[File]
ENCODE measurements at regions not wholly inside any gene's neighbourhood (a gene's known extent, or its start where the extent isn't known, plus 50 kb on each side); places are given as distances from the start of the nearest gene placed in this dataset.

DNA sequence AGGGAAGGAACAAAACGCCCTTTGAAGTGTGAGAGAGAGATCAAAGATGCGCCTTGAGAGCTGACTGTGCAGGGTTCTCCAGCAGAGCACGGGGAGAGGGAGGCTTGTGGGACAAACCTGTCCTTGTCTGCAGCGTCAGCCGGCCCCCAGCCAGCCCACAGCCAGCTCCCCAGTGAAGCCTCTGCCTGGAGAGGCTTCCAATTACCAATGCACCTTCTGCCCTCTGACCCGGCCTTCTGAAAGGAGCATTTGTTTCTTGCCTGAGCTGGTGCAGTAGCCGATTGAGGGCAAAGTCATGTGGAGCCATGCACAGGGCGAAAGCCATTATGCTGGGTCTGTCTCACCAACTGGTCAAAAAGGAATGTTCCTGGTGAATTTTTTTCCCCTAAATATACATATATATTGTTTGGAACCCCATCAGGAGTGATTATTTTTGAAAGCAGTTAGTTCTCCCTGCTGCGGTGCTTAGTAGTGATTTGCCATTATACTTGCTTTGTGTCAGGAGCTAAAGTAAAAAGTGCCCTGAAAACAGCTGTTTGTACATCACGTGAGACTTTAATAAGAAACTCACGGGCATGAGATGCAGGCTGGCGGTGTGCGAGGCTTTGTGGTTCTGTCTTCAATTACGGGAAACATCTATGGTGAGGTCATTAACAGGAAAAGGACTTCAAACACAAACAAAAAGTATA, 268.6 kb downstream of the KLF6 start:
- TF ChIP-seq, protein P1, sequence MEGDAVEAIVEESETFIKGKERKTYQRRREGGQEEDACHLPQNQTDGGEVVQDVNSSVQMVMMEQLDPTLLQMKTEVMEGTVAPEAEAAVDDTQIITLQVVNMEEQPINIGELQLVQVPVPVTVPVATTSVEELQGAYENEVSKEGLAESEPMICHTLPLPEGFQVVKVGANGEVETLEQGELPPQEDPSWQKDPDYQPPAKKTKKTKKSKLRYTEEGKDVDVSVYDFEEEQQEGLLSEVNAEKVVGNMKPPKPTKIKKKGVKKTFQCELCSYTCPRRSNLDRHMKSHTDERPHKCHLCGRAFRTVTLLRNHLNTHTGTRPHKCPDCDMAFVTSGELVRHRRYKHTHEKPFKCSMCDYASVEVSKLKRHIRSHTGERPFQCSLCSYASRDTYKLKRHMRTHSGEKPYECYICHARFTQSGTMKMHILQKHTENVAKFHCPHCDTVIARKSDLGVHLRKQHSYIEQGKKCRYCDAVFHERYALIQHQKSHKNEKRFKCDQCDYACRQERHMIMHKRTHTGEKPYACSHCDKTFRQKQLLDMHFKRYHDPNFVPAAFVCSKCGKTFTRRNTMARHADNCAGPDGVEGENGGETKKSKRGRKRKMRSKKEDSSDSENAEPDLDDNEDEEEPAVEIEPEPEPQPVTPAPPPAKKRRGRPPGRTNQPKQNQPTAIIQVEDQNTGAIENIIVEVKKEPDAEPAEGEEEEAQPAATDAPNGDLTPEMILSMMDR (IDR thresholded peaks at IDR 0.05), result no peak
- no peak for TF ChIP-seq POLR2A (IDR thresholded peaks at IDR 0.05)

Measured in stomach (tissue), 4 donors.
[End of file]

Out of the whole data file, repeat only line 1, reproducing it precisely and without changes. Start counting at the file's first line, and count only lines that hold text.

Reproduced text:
ENCODE measurements at regions not wholly inside any gene's neighbourhood (a gene's known extent, or its start where the extent isn't known, plus 50 kb on each side); places are given as distances from the start of the nearest gene placed in this dataset.